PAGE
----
Tuesday, August 9, 2016

teleSUR — Ecuador's Correa: 'Neoliberalism Has Failed, Not Socialism'

Ecuadorean President Rafael Correa rejected the notion that the leftist and revolutionary governments in Latin America have failed and instead posited that the real failure in the region has been the neoliberal economic model.
“Inequality in a poor country means misery, generalized misery. We must seek out other forms of developing ourselves that are distinct from those fantasies of trickle-down theories,” said President Correa in an interview Sunday.
For Correa the negative press regarding Venezuela, Bolivia, and Ecuador—all led by governments that are proponents of socialism—is partly driven by the political agenda of private media outlets, which have been historically hostile to leftist regimes.…

“Growth is important … but not just any kind of growth, it must be quality growth, growth that favors the poor, growth with social justice, growth with equity,” said Correa.
For the president, the successes of socialism of the 21st century can be seen in the reduction of inequality and poverty experienced in the aforementioned countries.…

4 comments:

Kaivey said...

Unless the poor and ordinary people get good wages capitalism, can't work. You can have a harsh capitalism if you want red raw in tooth and nail, which brings out invasion through competition, but you would need to have a basic income too. Then people can hop in and out of capitalism as they please.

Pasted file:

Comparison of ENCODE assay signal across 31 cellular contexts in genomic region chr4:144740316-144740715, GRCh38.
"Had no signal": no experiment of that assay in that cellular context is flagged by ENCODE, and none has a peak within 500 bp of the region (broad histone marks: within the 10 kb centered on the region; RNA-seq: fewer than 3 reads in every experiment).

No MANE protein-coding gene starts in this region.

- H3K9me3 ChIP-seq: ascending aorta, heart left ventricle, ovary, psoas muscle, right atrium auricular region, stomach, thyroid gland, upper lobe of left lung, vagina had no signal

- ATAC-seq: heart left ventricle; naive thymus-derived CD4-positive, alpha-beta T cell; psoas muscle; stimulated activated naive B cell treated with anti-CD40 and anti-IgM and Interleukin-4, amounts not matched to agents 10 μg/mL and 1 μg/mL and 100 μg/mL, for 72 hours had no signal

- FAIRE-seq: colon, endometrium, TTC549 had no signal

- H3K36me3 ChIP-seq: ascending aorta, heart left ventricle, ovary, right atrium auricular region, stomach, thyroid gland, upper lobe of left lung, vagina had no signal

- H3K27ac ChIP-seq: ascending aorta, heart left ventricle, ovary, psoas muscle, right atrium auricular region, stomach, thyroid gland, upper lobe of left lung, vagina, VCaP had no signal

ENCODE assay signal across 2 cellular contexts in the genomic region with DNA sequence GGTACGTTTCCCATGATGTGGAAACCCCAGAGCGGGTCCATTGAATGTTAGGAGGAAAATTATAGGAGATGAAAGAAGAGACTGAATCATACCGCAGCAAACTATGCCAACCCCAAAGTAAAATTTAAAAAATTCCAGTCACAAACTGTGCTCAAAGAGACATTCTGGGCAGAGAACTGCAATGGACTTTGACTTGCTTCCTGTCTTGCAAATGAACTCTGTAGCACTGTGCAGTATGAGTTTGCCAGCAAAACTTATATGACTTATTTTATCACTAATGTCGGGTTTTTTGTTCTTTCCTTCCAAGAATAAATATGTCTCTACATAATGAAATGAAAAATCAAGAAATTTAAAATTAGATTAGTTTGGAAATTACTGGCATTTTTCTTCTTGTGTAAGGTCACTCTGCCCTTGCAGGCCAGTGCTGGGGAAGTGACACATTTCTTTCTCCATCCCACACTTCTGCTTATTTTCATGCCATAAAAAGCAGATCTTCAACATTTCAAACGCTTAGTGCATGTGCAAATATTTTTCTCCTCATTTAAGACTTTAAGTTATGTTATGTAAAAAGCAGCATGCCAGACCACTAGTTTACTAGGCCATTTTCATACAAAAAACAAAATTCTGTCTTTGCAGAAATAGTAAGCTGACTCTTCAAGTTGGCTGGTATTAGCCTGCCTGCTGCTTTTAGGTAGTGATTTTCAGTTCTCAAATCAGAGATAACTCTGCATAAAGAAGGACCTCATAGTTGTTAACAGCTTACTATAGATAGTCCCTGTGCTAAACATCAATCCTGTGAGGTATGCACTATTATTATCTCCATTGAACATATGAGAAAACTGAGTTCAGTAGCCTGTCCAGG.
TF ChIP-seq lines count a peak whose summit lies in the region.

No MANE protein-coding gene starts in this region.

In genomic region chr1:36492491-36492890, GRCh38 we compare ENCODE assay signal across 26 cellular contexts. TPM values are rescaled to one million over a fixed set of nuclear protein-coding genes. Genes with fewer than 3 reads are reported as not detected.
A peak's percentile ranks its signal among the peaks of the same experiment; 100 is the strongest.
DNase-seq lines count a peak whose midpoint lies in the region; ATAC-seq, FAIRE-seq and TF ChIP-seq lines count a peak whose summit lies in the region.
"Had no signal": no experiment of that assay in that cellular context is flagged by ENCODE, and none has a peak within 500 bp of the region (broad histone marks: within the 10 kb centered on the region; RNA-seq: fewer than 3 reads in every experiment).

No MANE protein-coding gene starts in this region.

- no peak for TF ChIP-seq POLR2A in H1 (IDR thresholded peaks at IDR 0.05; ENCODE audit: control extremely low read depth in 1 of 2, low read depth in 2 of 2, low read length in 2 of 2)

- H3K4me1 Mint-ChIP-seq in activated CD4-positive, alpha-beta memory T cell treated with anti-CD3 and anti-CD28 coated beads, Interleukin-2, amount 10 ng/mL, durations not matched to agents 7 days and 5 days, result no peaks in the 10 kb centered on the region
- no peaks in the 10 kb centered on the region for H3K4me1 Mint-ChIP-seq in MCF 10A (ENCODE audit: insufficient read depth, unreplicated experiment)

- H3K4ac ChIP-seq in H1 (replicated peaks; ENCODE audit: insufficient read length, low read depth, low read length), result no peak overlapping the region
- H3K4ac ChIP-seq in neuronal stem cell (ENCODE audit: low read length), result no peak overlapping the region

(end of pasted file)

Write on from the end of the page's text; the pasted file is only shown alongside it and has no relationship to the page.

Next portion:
Very clever people can battle it out in the market place designing fantastic products. It would be easy for them to take risks because they will have the basic inside to fall back on. But there might have to be a rule that they can't get a loan based on their basic income. This is to protect it.

Ignacio said...

Yes, but excessively centralised socialism also fails. Neoliberalism has this trait, is socialism for the rich through corporate welfare (that's why it's failing).

Unfortunately there is no push for more market-socialism oriented approach with more power for local govt and business (this would have been also more in-line with the vision of some of the foudners of USA). Only those areas which benefit really from centralisation and coordination at national level or economies of scale should be centralised, but as much as possible only relying on planning, not on management of assets and operations. And when done it shouldn't be from a dogmatic position, just approach the problems pragmatically, if the solution doesn't work drop it and do not stick to it because "-ism".

Stupid complicated policies which do not work would have to be dropped. Take Venezuela, their failure is of their own due, they don't have the resource scarcity most of the West has (compared to their consumption at least), they should have no problems organising and providing supply, but instead the central government has implemented an extremely complicated and stupid exchange system that produces the kind of paradoxes that make the system fail.

The problem is always the same, an stupid self-righteous and entitled elite who wants to gather power and control instead of trying to improve on others.

Matt Franko said...

" But there might have to be a rule that they can't get a loan based on their basic income. "

How would you then handle the savings? Or are you suggesting people would not save if they had a BIG? I think people would STILL save...

Then what?

Bob said...

Place an expiry date on money kept as savings. That would take care of unnecessary hoarding behavior.